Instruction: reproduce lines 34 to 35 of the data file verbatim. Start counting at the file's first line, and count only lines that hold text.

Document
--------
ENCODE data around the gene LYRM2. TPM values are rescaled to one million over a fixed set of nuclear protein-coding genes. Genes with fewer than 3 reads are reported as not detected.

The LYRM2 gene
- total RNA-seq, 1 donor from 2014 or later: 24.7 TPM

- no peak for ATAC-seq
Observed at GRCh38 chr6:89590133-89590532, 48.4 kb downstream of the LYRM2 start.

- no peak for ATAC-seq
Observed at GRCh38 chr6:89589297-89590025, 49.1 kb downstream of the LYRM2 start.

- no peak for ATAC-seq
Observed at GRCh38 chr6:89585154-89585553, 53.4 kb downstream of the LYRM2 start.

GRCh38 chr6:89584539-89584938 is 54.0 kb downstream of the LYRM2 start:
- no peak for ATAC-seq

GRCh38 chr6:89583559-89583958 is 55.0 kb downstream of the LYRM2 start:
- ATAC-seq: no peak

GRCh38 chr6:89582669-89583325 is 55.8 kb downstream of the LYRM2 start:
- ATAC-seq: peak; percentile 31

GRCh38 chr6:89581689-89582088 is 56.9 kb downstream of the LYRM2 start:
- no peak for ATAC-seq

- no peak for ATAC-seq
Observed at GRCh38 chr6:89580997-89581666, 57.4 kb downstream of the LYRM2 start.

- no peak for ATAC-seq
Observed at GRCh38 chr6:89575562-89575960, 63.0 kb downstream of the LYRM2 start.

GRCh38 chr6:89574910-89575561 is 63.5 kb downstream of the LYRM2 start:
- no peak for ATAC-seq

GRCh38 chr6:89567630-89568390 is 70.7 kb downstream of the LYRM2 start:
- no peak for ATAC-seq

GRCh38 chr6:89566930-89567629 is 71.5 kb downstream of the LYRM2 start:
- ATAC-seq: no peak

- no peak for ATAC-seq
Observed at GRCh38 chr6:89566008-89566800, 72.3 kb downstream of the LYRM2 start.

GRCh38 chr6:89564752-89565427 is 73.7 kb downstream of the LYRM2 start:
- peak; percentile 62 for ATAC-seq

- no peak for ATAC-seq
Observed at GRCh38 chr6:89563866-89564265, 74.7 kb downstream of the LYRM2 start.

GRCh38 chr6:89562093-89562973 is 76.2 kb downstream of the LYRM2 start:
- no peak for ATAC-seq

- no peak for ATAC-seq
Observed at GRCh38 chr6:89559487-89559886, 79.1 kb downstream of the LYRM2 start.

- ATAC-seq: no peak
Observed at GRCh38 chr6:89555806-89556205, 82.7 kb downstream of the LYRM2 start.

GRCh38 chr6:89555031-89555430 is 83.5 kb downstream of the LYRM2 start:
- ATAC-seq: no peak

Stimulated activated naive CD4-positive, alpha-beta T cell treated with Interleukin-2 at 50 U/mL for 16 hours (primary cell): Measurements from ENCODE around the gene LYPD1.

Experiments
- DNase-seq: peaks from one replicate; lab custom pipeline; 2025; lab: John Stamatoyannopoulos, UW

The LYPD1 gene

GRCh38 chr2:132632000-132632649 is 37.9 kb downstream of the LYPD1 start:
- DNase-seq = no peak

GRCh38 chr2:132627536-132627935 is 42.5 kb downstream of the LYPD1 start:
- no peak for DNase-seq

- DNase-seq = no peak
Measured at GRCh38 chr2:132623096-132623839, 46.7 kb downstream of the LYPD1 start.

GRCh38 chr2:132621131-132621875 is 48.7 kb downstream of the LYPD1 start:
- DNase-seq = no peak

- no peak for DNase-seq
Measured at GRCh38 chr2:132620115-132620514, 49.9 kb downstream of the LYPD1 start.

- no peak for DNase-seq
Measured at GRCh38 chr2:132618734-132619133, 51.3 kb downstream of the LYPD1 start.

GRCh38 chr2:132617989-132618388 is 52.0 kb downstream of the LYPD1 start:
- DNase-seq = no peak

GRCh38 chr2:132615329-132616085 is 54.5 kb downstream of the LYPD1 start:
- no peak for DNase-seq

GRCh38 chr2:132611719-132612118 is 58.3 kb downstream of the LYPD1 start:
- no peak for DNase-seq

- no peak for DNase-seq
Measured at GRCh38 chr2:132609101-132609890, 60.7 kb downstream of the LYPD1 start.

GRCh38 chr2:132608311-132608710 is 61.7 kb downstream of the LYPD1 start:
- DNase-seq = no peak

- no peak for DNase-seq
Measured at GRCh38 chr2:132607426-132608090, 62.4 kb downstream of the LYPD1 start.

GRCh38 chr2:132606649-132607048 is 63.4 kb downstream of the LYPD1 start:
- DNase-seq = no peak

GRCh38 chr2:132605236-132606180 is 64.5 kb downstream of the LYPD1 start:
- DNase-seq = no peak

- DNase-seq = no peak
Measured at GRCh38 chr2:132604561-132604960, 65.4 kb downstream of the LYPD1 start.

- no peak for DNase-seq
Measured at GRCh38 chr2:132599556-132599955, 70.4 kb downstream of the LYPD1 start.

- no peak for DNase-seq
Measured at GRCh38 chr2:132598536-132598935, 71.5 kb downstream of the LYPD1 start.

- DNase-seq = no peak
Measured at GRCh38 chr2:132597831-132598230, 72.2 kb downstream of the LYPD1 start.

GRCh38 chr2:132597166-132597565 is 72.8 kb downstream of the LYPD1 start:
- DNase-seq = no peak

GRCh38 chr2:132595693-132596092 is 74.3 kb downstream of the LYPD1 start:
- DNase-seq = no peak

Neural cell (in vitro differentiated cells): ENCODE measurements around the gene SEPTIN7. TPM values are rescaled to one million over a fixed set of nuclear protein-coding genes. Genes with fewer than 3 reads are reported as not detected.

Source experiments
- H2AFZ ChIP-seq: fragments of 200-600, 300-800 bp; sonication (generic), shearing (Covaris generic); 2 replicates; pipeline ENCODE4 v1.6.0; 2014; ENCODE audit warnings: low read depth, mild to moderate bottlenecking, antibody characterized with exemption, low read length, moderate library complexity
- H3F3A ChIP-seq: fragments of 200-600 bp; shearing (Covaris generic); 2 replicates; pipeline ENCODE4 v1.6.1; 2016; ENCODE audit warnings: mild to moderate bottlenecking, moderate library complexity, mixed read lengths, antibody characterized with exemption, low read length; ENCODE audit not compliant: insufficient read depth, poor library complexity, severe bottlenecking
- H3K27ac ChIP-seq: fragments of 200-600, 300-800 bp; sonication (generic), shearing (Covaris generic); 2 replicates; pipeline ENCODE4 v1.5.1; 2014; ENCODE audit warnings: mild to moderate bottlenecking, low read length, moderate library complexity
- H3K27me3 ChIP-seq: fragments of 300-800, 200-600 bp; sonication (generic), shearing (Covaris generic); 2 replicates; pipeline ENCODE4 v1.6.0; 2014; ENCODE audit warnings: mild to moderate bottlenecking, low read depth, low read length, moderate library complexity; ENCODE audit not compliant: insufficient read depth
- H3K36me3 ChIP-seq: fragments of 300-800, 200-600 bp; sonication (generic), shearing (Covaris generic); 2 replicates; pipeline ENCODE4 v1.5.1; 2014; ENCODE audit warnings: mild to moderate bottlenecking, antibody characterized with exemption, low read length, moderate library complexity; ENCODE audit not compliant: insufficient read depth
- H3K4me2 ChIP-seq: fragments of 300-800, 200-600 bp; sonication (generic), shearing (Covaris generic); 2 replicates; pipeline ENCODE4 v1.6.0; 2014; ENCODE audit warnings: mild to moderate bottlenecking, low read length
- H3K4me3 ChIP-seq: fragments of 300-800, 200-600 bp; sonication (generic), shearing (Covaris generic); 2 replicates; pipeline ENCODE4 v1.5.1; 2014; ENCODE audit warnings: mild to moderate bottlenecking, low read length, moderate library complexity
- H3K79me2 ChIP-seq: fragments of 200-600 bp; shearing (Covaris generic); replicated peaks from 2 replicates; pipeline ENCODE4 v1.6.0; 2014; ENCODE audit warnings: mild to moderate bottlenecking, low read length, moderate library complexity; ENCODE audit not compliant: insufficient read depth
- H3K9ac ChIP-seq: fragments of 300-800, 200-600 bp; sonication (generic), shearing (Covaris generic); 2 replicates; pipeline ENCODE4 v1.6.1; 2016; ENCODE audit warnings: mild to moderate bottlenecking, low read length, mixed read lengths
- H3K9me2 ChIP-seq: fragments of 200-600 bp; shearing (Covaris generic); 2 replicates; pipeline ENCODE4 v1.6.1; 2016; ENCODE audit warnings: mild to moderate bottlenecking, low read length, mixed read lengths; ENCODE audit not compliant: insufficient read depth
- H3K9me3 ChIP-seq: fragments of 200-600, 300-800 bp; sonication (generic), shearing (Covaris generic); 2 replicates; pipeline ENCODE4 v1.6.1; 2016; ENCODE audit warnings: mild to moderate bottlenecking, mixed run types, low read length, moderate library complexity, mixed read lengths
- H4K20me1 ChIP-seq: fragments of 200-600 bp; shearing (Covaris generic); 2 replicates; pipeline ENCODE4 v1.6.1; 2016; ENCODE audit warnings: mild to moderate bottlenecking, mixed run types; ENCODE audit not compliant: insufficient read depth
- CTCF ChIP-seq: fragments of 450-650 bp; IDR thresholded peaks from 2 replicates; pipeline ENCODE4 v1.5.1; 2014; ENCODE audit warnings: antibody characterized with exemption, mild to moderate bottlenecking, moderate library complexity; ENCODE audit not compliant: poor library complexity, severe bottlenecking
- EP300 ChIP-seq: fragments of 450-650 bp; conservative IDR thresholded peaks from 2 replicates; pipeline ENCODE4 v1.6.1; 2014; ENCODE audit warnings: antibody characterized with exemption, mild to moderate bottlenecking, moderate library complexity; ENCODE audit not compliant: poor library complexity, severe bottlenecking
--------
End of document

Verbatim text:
GRCh38 chr6:89562093-89562973 is 76.2 kb downstream of the LYRM2 start:
- no peak for ATAC-seq